Sunrise and sunset over Bagan, City of Temples
Inside the temple, men press gold leaf on miniature Buddhas while women pray just outside
Finally uploaded my pictures of Myanmar! After a month of yoga teacher training in Bali I finally got a night to sort through all of my photos. We spent about two weeks in Myanmar and visited Mandalay, Inle Lake, Bagan, and Yangon. It was a lot of traveling for two weeks but we wanted to squeeze it all in and see the cities while their culture was somewhat preserved (it’s borders only opened to the public a couple years ago) and before the Ministry of Tourism lines every block with bars and souvenir shops (don’t get me wrong, I love souvenir shops!). Each city was so unique in its own way. In Mandalay, the heat was unbearable so we tried to get out early and come back by mid afternoon for some AC and a nap. The city is built around the Royal Palace, and I found the most exciting part of being there was the beautiful longyi shops. While Mandalay was a sleepy city, Inle Lake and Bagan had a sort of untouched beauty about them. In Inle we woke up to the sounds of river boats and hawkers selling fruit to the locals while in Bagan we rode our bikes in the early morning hours to sit atop a temple and watch the sunrise seep through the dust of the ancient city. Our trip ended in Yangon, a city with beautiful European architecture, although now crumbling and abandoned. It will be so interesting to see how Myanmar changes over the next ten years…
Bamboo rafting in Lod’s Cave, Pai, Thailand
Children dressed in traditional clothes sit on the steps leading up to Doi Suthep in Chiang Mai, Thailand
We landed in Chiang Mai in the middle of the Songkran Festival and although it hadn’t rained for weeks the streets were drenched and teeming with locals and foreigners celebrating the traditional Thai holiday. For three days, the traffic in the city center crept while locals piled into truckbeds armed with buckets of ice water that they unloaded on passing motorcyclists and pedestrians heads. We bought water guns to defend ourselves but they were no match for Songkran’s arsenal. As we ducked and weaved through the cars and behind shop fronts, our clothes got wetter and our cheap guns gave out, so we settled for being moving targets.
A few hours later, we tucked ourselves away in a cafe with a “no water guns inside please” sign and watched the chaos from a safe distance. Traditionally, the Songkran Festival is when locals celebrate the new year and when young Thai’s pay respects to their elders by sprinkling their hands with water. Today, hundreds of years later, it has turned into a full blown spectacle with foam parties, dance performances, colorful parades and lots and lots of water. In other parts of Thailand, towns that experienced a drought still managed to celebrate for at least an afternoon or a few hours. In Chiang Mai, the festival went on until sunset where any trace of the mayhem from the day vanished in the bustle of the city’s nightlife. As we piled into a tuk-tuk to head home, exhausted and tipsy, the faint scent of moat water on our clothes served as our only reminder of an unforgettable day.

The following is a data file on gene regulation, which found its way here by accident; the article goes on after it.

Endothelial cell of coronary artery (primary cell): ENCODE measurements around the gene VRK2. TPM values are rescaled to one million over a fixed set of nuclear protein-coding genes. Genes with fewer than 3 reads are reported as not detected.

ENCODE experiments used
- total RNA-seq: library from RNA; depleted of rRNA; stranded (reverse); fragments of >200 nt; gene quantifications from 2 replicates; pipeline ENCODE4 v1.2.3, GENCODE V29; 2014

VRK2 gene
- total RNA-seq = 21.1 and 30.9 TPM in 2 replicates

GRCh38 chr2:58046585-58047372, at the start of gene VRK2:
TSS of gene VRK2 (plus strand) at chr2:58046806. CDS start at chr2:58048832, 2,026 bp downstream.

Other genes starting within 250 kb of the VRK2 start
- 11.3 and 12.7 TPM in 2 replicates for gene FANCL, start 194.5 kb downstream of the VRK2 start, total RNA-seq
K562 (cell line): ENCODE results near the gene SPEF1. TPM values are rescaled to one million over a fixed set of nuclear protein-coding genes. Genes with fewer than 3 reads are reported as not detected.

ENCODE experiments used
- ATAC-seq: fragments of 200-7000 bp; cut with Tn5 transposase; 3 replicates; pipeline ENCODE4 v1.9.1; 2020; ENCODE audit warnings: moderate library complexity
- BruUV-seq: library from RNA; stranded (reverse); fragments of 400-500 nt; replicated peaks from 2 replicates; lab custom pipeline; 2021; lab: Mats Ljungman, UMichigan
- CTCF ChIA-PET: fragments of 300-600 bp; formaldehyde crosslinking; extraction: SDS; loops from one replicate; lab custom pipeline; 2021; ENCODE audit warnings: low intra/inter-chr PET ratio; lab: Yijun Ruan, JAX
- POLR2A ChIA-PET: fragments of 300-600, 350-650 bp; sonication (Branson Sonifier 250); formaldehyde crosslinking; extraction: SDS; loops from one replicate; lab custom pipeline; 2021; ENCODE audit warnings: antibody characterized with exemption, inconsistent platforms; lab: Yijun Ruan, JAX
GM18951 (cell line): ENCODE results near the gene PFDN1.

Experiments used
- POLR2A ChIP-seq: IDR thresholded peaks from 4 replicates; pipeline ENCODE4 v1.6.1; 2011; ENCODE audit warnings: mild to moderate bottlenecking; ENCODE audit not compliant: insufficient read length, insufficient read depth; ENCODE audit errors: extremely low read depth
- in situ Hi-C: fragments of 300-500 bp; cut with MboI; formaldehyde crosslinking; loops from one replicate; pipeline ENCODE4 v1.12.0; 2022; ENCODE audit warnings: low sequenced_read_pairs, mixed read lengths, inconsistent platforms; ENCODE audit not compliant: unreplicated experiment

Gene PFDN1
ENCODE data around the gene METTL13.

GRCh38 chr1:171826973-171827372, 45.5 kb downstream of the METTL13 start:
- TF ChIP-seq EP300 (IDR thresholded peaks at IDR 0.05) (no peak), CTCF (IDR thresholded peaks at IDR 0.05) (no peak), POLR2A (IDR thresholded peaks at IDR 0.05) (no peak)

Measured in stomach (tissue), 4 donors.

We have left China. I know it’s three months early and before you say, “Oh…why? What happened?” or “I knew it. See you soon.” let me explain: when we came here in July we had a plan. Granted, it wasn’t a very good one, but it was a solid-ish plan nonetheless. I would use my work-sponsored visa to stay in China for the year and Pete would just keep renewing his tourist visa until we left. Up until January this worked out well, until we realized that in September all the visa rules changed and renewing his tourist visa, or even getting a new one, was no longer an option. With the recommendation of the exit-entry administration of Zhuhai we got on a ferry to try our luck with a Hong Kong visa run. Usually, if you arrive in Hong Kong in need of a Chinese Visa they can issue you a 30-day tourist visa without any issues. However, in Pete’s case, the embassy found that a six-month stay on a tourist visa seemed “questionable” and he was given two choices: 14 days in China or the boot. I know that the strict regulations were put in place to limit illegal foreigners but what about English teachers? Educators? Those that wore Santa suits to class during the holidays and saved children from a lifetime of misfortune associated with naming themselves Hamburger or Wiwi?